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Oil-producing nations seek global deal to stabilize market

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MOSCOW (AP) — Oil-producing countries including those of the OPEC cartel and Russia are trying to strike a global deal to pump less crude in a bid to limit a crash in prices that, while welcome for consumers, has been straining government budgets and pushed energy companies toward bankruptcy.

Thursday’s videoconference is part of a series of talks on stabilizing a market, where oil prices have more than halved since the start of the year amid a pricing war between Saudi Arabia and Russia. The drop was intensified when the coronavirus pandemic caused a further plunge in the demand for oil as travel and business ground to a halt globally.

Kremlin spokesman Dmitry Peskov said Thursday that Russia will advocate for a coordinated move that not only includes OPEC and Russia, which had coordinated production cuts for four years until they fell out spectacularly this year, but also the United States. The U.S. is the world’s top producer now and the slide in crude prices is causing huge financial damage to companies in the oil patch.

Expectations are high.

President Donald Trump has said that output could be cut by as much as 15 million barrels a day, or about 15% of global production, though experts say that is unlikely. Last week, President Vladimir Putin said he supported an overall cut of about 10 million barrels a day.

“We are ready for agreements with partners and within the framework of this mechanism – OPEC-plus — and we are ready for cooperation with the United States of America on this issue,” Putin said.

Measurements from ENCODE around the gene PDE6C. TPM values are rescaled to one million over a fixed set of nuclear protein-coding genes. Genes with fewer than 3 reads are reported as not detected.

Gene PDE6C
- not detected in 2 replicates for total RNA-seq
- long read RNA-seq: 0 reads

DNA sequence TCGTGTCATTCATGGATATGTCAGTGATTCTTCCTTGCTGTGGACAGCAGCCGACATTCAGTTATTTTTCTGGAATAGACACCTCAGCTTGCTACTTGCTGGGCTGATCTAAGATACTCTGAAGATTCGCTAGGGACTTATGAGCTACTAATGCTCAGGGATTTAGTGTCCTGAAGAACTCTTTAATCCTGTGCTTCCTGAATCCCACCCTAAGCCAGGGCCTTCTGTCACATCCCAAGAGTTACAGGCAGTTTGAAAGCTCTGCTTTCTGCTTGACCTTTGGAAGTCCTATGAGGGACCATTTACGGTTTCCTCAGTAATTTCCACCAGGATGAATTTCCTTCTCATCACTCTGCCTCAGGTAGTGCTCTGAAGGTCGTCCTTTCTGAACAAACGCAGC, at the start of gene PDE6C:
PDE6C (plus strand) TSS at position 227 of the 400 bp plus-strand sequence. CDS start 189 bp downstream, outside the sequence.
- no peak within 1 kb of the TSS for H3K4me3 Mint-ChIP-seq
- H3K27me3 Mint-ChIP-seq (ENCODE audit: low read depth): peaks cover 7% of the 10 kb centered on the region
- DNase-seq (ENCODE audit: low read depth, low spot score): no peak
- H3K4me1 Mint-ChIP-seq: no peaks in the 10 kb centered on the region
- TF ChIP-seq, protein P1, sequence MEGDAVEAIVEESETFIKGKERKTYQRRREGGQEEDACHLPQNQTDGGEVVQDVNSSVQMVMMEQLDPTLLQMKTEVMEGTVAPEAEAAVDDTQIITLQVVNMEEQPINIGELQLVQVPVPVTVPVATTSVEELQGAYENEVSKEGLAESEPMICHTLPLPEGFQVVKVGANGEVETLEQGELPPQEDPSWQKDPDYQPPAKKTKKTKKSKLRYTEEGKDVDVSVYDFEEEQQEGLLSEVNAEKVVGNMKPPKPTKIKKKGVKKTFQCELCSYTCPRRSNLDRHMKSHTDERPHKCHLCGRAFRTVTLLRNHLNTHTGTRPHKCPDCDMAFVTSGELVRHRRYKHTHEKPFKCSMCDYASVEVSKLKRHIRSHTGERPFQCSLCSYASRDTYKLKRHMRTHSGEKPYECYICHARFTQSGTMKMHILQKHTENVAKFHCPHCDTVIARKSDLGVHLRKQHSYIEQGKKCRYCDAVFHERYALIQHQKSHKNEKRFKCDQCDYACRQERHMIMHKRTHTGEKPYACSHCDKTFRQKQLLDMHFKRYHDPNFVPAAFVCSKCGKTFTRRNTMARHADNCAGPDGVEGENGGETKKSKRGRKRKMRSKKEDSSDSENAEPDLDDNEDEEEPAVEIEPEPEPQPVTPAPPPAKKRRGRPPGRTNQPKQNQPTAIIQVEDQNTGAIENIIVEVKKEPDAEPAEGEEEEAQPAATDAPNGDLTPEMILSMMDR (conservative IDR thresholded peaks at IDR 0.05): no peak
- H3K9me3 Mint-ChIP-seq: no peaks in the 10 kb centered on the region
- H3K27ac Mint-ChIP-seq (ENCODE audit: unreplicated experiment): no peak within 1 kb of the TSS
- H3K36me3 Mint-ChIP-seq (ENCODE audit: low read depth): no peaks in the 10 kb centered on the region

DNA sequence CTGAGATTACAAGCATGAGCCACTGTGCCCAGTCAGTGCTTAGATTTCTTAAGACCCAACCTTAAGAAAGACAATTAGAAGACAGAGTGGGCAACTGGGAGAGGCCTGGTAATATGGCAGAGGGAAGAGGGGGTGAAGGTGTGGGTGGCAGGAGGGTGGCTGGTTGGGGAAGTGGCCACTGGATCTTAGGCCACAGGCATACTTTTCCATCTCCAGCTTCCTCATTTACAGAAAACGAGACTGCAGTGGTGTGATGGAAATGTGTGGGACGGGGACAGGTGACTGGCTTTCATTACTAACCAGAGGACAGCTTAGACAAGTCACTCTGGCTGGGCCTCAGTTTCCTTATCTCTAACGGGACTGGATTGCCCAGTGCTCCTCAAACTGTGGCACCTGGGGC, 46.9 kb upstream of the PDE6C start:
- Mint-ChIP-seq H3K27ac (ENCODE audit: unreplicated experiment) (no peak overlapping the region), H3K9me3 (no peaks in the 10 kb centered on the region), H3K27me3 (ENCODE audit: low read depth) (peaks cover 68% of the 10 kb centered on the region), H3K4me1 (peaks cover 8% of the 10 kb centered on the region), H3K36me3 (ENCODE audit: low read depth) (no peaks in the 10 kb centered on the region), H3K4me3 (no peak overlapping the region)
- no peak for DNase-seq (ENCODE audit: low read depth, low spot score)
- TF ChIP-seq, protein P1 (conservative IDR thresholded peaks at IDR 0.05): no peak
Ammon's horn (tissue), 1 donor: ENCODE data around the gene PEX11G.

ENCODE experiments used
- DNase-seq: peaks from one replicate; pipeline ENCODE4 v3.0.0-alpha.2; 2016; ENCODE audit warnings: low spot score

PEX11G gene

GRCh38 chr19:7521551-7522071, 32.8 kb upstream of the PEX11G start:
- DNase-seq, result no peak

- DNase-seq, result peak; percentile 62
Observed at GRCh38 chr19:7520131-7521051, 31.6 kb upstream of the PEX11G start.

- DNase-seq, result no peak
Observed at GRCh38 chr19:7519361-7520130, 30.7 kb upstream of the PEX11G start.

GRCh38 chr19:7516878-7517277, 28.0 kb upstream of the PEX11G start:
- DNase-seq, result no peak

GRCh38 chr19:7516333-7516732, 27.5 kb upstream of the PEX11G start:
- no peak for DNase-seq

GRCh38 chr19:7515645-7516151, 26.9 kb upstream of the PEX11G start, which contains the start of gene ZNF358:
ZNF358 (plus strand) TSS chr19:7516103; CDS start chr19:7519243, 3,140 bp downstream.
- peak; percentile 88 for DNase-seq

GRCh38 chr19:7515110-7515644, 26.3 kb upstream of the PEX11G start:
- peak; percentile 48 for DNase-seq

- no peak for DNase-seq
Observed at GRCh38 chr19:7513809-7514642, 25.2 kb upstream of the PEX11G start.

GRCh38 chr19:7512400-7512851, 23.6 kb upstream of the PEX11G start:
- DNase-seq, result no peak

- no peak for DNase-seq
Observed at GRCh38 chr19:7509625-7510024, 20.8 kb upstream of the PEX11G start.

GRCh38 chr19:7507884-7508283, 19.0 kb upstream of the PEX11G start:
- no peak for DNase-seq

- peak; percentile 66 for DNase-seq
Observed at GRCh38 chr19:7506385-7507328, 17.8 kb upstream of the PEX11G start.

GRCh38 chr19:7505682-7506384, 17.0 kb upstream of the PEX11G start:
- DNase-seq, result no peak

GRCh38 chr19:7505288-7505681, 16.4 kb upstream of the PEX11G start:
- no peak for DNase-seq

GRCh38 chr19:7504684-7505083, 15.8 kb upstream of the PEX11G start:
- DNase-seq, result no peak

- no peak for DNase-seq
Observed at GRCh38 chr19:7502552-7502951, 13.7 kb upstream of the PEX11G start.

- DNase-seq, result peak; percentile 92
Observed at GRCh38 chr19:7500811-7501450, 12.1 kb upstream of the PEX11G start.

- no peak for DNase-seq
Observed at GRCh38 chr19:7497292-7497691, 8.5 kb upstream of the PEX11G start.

“According to preliminary estimates, I think that we can talk about a reduction in the volume of about 10 million barrels per day, a little less, maybe a little more,” he added.

The oil market was already oversupplied when Russia and OPEC failed to agree on output cuts in early March. Analysts say Russia refused to back even a moderate cut because it would have only served to help U.S. energy companies, which were pumping at full capacity. Stalling served to hurt American shale-oil producers and protect market share.

Russia’s move appeared to enrage Saudi Arabia, which not only said it would not cut production on its own but said it would increase output instead and reduce its selling prices in what became effectively a global pricing war.

In the time since, prices have collapsed. International benchmark Brent crude traded Thursday over $34 a barrel as the U.S. benchmark West Texas crude traded under $27. That is just over 50% lower than at the start of the year. At one point, prices were down about 60%.

In Russia, which relies on oil as the main source of income, the price collapse caused ruble to crash, which in turn boosted the cost of imports and sped up inflation.

Russia’s Energy Ministry said Wednesday it is prepared to cut production by 1.6 million barrels a day, about 14% of its overall production, under an OPEC+ deal.

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